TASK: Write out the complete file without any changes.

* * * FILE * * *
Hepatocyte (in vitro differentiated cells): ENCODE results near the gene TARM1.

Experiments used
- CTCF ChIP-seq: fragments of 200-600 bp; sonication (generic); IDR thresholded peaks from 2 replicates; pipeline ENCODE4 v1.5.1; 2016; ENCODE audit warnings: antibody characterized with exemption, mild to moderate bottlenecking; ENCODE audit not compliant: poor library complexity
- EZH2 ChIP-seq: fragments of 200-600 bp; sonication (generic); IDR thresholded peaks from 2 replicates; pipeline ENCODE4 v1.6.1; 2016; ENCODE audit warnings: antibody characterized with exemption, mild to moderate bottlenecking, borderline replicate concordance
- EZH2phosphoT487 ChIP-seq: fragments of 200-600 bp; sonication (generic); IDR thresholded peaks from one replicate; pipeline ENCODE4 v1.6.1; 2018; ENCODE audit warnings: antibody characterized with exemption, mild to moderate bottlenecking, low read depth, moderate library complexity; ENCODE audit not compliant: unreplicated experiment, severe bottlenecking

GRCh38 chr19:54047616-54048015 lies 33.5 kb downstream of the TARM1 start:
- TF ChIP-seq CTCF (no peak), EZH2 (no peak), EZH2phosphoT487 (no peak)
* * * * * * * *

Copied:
Hepatocyte (in vitro differentiated cells): ENCODE results near the gene TARM1.

Experiments used
- CTCF ChIP-seq: fragments of 200-600 bp; sonication (generic); IDR thresholded peaks from 2 replicates; pipeline ENCODE4 v1.5.1; 2016; ENCODE audit warnings: antibody characterized with exemption, mild to moderate bottlenecking; ENCODE audit not compliant: poor library complexity
- EZH2 ChIP-seq: fragments of 200-600 bp; sonication (generic); IDR thresholded peaks from 2 replicates; pipeline ENCODE4 v1.6.1; 2016; ENCODE audit warnings: antibody characterized with exemption, mild to moderate bottlenecking, borderline replicate concordance
- EZH2phosphoT487 ChIP-seq: fragments of 200-600 bp; sonication (generic); IDR thresholded peaks from one replicate; pipeline ENCODE4 v1.6.1; 2018; ENCODE audit warnings: antibody characterized with exemption, mild to moderate bottlenecking, low read depth, moderate library complexity; ENCODE audit not compliant: unreplicated experiment, severe bottlenecking

GRCh38 chr19:54047616-54048015 lies 33.5 kb downstream of the TARM1 start:
- TF ChIP-seq CTCF (no peak), EZH2 (no peak), EZH2phosphoT487 (no peak)